Post 62: A helping hand
Updated: Jun 14
I saw this holster in an auction on eBay and knew what I was looking at but the seller didn't: a 150 year-old American holster in as-new condition. Of course I doubted myself so referred her to Rick Bachman who is the acknowledged expert on 19th century gunleather (Witty and I specialize in the 20th; and there are no 21st century gunleather styles; i.e., what we have today are holdovers from the 20th). She tells me he concurred! And one of the images I scanned to send her for comparison includes a credit to Rick for his example -- from 'Packing Iron' which devotes 20 color pages to the California 'Slim Jim' style alone among 'civilian' styles that followed the Civil War. I would expect him to be the last word on these matters.
By then I had recommended to her that the highest price w/b realized on a 'real' auction site such as Julia, or Morphy, and not on eBay.
It has several features of what is known as the California pattern, beyond its styling. Its sewing is called 'chain stitching' and this is the very oldest form of machine sewing. It is not strong but the maker of this ancient beauty could dispute that! The chain stitch dates, incredibly, to 1830 so its presence not only doesn't make it modern, but actually validates its age. All during the twentieth century gunleather makers have used lockstitching instead. Chain stitching (from Wikipedia) shows only on the backside as it does on the holster I'm discussing with you. Exposed to abrasion the threads will chafe away and the complete stitch can be unraveled with a single pull of that exterior bobbin thread:
The carving style also was not ever used in the 20th century: rather than incising the leather with a swivel knife in the Mexican-carving method (see my blog post on the 5Ws of that style) and then stamping around the cuts, here the leather has been gouged away in the frontier method (I will call it; I don't know the style's technical name) as the complete effect.
The muzzle plug if missing would have ruined all expectations of it being genuine; but it is present and the hand-pierced awl marks that remain where the threads have gone missing are authentic to the period (Tex Shoemaker and Safariland used a special machine in what's called 'box stitching'):
What of course is incredible, is that other examples in Western history museums tend to show their age and yet this one does not. Wow. Is it a con? To replicate it one would have to know what to get right and be consistent about it by getting nothing wrong. Even the rudimentary belt loop is correct to the style. The image below is about 25 years earlier:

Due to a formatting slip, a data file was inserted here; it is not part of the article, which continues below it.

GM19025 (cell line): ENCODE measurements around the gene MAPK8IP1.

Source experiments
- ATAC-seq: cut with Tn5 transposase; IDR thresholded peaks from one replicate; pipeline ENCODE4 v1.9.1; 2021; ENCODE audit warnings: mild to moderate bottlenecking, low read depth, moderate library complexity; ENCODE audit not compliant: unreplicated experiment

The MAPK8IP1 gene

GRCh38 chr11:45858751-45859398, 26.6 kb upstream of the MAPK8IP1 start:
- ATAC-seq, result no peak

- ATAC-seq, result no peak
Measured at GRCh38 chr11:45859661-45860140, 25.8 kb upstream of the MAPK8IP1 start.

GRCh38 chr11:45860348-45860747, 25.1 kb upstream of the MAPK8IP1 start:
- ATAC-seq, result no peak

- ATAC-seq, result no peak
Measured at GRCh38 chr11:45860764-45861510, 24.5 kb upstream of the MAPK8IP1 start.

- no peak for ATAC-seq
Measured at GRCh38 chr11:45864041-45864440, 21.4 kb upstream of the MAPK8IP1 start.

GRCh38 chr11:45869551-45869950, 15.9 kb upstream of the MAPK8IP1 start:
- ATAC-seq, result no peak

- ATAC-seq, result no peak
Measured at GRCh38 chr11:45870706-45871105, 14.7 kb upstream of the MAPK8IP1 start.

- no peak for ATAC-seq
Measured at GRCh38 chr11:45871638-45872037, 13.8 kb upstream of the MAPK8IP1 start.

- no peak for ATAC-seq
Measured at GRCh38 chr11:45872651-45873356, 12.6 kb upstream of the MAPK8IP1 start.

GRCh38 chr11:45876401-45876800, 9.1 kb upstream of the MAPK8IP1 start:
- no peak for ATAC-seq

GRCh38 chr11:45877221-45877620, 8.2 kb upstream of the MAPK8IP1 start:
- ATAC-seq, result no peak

Not ever seen one? Acquire a copy of "Packing Iron". Your three contributors here each have a copy. The book is not cheap if you can find one, it's been out of print since 1995 or so, and it has flaws in its treatment of 20th century leather. For the 19th though, the above is just one of its 20 pages about the California pattern. Notice the identical construction and peculiar carving, and that Bachman himself is credited in the caption there.
Packing Iron is the benchmark for info about 19th century gunleather. Guess which book is the benchmark for info about "Holstory -- Gunleather of the TWENTIETH Century"? :-).
P.S. when you understandably find yourself wondering about how a holster of any real age could look so good, consider this 1959 -- so 60 years old -- capgun holster from Keyston that's on eBay right now:
What's the secret? It's been kept in the box since new. It is sunlight that changes the color of leather, and moisture that causes rust and mold. This one is not 'as new'; it's NEW and being sold by the son of the collector on his behalf, who is not in good health. I chatted with the son via eBay messaging because another that plainly had the Kilgore logo embossed on it was on offer as a Keyston. "That's not a Keyston" his dad told him the next day. "But Dad, you told me it was a Keyston", said his son. "Nope, it's a Kilgore. Says so right there." :-).